Whatever system you end up choosing, think about:

  • Who will be liaising with clients?
  • What times of the day are your freelancers available for meetings and discussion?
  • What level of control do you require over each level of the project?
  • What is the most efficient way of disseminating information to the whole team?
  • What programs are your freelancers already familiar with?
  • How will the finished product will be delivered to your client?

We have a great free downloadable guide to help agency owners pimp their project management. Download it today!

Step 2: Hunt down some clever freelancers

Now that you have figured out how you will work, you need to find the people you’re going to work with.

Finding freelancers is easy, but finding good freelancers – who produce quality work, on time, on budget, and are a pleasure to work with to boot – is next to impossible. It took me six months to put together the team of three I used. Be prepared to dig deep and search wide to find your dream team.

Here are some tips for sourcing freelancers:

  • Ask friends, family and business colleagues if they know of anyone who might be interested in freelance work.
  • If you know someone who is a good creative, but already employed with another agency or company, don’t be afraid to approach them about some creative work on the side. Many people are happy for additional freelance work in order to bolster their income to pay down their mortgage or save for a holiday.
  • Place adverts on creative industry websites, blogs, and newsletters. Make sure you ads are targeting the right people (ie. if you’re looking for a content writer, you probably don’t want to advertise in a literary writing association newsletter) and that you’re being specific about your requirements. Many blogs – such as Problogger – include job boards where freelance jobs are listed.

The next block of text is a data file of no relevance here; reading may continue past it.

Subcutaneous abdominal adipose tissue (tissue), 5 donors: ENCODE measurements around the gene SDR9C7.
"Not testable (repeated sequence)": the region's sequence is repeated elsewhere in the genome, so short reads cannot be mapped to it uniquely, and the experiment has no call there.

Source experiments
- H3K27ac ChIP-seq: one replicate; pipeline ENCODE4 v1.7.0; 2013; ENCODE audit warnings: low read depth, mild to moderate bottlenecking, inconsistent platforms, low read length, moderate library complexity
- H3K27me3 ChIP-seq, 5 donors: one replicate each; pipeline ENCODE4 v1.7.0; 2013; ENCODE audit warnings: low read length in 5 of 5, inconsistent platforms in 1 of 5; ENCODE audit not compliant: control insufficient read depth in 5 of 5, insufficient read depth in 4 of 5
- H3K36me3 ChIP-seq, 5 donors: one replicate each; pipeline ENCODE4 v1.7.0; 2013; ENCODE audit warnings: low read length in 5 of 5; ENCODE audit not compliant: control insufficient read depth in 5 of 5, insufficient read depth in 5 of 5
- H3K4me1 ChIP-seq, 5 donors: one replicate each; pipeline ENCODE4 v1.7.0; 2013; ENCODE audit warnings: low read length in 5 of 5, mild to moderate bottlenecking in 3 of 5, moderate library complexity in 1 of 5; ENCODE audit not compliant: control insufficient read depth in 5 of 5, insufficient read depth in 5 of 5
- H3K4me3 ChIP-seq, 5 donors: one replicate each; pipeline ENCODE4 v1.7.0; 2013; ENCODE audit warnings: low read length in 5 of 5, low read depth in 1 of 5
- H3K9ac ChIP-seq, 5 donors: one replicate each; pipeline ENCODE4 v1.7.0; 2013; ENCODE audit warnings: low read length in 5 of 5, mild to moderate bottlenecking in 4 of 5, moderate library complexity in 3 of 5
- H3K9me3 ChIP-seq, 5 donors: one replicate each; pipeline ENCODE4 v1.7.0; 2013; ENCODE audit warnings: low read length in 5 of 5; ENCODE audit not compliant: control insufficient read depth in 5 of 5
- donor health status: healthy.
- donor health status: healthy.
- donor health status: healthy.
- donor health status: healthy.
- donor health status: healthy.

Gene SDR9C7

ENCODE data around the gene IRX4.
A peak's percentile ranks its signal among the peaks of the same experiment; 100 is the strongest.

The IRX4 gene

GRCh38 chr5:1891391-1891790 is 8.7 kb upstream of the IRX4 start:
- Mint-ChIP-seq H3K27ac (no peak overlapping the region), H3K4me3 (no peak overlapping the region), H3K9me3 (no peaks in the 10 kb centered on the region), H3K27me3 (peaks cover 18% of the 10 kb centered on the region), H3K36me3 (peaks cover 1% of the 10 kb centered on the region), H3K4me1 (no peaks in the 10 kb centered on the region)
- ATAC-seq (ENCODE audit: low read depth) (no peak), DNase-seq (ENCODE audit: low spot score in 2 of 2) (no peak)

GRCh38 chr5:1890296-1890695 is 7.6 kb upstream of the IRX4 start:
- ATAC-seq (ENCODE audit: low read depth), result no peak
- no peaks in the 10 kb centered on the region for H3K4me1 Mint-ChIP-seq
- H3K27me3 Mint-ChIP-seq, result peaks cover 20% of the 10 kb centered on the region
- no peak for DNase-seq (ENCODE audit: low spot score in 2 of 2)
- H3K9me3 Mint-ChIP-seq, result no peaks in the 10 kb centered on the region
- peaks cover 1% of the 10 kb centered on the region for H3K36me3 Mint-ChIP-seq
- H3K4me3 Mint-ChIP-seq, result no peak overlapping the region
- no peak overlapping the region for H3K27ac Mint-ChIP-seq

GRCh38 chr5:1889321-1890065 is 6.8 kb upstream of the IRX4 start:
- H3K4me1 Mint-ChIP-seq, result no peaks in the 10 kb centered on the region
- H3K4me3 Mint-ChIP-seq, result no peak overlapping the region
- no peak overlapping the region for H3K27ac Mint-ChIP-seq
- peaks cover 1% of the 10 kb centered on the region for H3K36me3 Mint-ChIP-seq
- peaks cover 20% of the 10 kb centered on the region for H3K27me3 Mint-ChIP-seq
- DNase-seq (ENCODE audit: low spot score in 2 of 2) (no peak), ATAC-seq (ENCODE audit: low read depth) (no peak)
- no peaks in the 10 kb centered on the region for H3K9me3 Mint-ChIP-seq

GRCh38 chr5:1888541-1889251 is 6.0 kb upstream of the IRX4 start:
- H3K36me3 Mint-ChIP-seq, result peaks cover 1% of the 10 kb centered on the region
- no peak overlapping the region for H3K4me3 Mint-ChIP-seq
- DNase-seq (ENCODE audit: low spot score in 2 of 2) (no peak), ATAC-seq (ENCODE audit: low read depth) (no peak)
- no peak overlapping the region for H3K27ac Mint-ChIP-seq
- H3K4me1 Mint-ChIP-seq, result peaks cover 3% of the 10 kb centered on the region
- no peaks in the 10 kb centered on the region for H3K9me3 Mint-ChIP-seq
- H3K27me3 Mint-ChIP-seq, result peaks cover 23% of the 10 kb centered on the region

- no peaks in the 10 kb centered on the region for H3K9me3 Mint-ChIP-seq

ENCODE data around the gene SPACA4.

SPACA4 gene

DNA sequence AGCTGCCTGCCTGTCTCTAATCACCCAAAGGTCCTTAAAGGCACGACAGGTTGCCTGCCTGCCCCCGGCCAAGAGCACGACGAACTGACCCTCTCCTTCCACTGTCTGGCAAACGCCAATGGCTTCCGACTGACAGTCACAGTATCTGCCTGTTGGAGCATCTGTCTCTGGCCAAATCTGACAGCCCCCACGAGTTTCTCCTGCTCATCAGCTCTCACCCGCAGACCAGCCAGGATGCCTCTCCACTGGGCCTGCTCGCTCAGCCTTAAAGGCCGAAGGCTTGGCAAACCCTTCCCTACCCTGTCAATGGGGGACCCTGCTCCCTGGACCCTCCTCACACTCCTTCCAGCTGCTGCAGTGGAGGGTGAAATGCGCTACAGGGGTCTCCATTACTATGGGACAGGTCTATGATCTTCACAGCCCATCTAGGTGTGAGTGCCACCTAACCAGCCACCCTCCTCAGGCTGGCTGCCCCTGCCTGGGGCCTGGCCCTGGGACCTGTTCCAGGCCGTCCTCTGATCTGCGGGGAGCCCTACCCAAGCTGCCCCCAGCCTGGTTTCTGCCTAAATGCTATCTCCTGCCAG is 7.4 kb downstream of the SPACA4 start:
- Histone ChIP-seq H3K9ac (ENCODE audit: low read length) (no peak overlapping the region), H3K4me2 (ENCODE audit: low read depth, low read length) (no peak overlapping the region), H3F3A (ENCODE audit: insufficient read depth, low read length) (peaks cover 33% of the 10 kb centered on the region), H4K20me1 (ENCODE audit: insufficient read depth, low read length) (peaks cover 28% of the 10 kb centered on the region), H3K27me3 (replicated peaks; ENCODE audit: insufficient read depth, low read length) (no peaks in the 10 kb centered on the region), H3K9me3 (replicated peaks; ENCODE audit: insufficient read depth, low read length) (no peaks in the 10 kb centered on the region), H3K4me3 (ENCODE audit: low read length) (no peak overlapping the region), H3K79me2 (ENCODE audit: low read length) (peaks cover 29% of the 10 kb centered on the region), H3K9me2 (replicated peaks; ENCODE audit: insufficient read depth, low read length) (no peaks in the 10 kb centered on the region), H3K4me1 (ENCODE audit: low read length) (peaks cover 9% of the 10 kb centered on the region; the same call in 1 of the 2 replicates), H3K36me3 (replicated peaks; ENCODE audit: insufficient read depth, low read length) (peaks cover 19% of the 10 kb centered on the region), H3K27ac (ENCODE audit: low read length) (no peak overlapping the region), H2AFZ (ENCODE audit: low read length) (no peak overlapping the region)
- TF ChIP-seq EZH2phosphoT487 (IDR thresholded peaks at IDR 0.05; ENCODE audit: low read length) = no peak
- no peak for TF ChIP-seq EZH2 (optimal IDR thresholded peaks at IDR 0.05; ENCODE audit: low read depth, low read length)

• If you’re looking for content writers, search out articles on sites like Medium, Forbes, and Business Insider that inspire you, and approach the writers via the links in their bio to ask if they’d be interested in your work.
  • Ditto for designers – search cool projects on sites like Behance and contact their creators about potential freelance work.
  • Ask other creative agency owners who they use and recommend.
  • Go to a local talent agency (such as The Pond here in New Zealand) and get them to hook you up with a talented freelancer.
  • Put out a call on your agency website or blog.

Once you’ve sourced someone you think might be a good fit, I would put them to work on one small project, using the new system you’ve crafted in Step 1. Using this project as a kind of “sample” to figure out if you’re happy working with them and the quality of the work they present to the client. If you’re satisfied, you can continue to offer additional work.

It should go without saying that you’re building a long-term business relationship with these freelancers, so treat them with dignity and respect. Because they aren’t employees, freelancers are often exposed to dodgy business practices and clients who try to take advantage of them. Exercise your human decency, and they will do the same.

(Don’t ask freelancers to perform trial projects for no pay. This insults their time and tells them you don’t value their skills.)

Step 3: Set up your infrastructure

Next, organise a shared calendar, so that your freelancers can add available time slots or planned holidays. This can help you see what hours you have available each week for work coming in.